The main characteristic that helps organisms survive is adaptation. In order for an organism to survive, it must struggle. According to Darwin's theory of evolution, those that possess characteristics that allow them to survive are more likely to reproduce and pass them on to the next generation.
Depending on the type of organism, adaptation can be rapid, or it may take hundreds of years. Microorganisms reproduce rapidly, which allows them to adapt quickly. Mammals, on the other hand, are much slower due to their longer lifespan. Organisms may adapt their physiology, behavior or structure to adapt to their environment. For example, worms living in deep sea environments alter their bacterial covering to survive, animals compete against each other to hunt for food that allows them to survive and cacti with more thorns are less likely to experience attacks.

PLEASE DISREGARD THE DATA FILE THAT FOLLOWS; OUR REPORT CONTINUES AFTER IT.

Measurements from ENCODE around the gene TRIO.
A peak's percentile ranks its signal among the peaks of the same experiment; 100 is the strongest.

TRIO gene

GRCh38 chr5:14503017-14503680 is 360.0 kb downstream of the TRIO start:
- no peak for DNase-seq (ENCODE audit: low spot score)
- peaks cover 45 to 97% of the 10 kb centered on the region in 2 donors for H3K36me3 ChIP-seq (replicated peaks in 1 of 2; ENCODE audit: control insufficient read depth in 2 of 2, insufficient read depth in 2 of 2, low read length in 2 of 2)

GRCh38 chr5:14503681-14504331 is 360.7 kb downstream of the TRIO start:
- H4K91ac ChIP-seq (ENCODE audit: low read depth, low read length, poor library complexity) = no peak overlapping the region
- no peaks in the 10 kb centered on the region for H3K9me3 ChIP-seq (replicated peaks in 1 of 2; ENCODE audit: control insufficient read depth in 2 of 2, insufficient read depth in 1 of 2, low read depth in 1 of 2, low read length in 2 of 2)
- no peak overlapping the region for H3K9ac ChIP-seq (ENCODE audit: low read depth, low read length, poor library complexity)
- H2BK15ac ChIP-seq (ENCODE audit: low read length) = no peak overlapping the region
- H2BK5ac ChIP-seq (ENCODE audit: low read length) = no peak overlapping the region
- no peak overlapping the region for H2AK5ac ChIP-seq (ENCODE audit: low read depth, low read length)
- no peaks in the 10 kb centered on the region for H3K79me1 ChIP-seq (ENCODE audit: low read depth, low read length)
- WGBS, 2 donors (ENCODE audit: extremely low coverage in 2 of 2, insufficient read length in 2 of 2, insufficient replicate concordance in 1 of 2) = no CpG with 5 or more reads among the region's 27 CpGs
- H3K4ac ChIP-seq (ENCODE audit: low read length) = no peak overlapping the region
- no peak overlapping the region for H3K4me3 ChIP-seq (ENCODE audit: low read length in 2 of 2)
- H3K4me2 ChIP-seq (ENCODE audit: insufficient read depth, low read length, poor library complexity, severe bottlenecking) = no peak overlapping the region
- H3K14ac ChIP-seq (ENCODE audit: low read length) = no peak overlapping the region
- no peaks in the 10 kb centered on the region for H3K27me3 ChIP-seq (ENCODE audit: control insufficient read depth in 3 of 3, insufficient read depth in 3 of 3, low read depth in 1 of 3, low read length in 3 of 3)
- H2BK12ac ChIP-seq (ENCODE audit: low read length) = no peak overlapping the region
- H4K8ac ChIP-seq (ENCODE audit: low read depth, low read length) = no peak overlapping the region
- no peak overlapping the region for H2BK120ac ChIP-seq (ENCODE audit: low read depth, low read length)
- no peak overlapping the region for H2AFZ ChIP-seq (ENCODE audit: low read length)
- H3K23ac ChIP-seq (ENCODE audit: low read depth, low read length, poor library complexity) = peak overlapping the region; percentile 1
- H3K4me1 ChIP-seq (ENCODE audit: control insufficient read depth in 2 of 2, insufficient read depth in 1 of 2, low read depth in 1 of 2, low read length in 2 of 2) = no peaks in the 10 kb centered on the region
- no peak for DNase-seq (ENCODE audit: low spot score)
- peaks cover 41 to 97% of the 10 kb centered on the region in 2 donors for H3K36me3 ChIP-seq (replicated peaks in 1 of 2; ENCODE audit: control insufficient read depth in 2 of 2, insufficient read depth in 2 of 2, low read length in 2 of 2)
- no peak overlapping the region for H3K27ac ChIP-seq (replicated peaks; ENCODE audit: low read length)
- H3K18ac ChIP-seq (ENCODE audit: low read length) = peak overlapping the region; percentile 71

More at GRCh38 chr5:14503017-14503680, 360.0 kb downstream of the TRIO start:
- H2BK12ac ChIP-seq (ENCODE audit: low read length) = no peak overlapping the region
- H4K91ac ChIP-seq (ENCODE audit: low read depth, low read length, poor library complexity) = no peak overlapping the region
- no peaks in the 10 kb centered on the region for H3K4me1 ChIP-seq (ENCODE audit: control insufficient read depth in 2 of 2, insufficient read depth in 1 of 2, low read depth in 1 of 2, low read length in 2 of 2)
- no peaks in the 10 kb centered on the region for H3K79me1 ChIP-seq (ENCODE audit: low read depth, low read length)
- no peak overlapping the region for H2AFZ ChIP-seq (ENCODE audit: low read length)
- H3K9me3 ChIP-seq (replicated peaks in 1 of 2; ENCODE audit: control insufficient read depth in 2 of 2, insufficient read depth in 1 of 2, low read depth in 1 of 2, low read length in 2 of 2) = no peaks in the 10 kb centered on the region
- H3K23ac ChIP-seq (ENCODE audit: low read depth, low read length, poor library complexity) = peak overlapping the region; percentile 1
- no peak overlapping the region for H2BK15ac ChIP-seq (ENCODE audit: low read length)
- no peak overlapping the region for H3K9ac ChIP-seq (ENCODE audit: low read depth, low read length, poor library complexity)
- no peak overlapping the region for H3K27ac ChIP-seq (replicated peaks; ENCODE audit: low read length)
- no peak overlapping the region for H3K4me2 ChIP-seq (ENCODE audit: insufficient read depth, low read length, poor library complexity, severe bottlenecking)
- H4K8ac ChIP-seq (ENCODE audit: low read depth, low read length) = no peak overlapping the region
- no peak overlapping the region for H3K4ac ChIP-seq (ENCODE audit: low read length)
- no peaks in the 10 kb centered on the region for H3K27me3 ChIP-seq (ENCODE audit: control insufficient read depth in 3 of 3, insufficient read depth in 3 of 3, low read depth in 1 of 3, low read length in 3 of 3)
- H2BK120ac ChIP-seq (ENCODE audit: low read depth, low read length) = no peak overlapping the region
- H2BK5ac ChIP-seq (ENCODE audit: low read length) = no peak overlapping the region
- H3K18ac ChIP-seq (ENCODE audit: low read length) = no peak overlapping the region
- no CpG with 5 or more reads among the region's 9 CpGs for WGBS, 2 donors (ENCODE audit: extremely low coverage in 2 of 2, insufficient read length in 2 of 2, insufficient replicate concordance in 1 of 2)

How an organism adapts depends on their environment. For example, if brown rabbits and white rabbits are living in a snowy environment, the white rabbit is more likely to survive as it is less noticeable against the similarly colored backdrop. When fewer white rabbits die before reproducing than brown rabbits, more white rabbits are born into the area. In order for organisms to adapt, they must face struggles. For example, when there is not enough food in a population, those that are fast enough to catch prey are more likely to survive through the struggle, leading to a faster generation.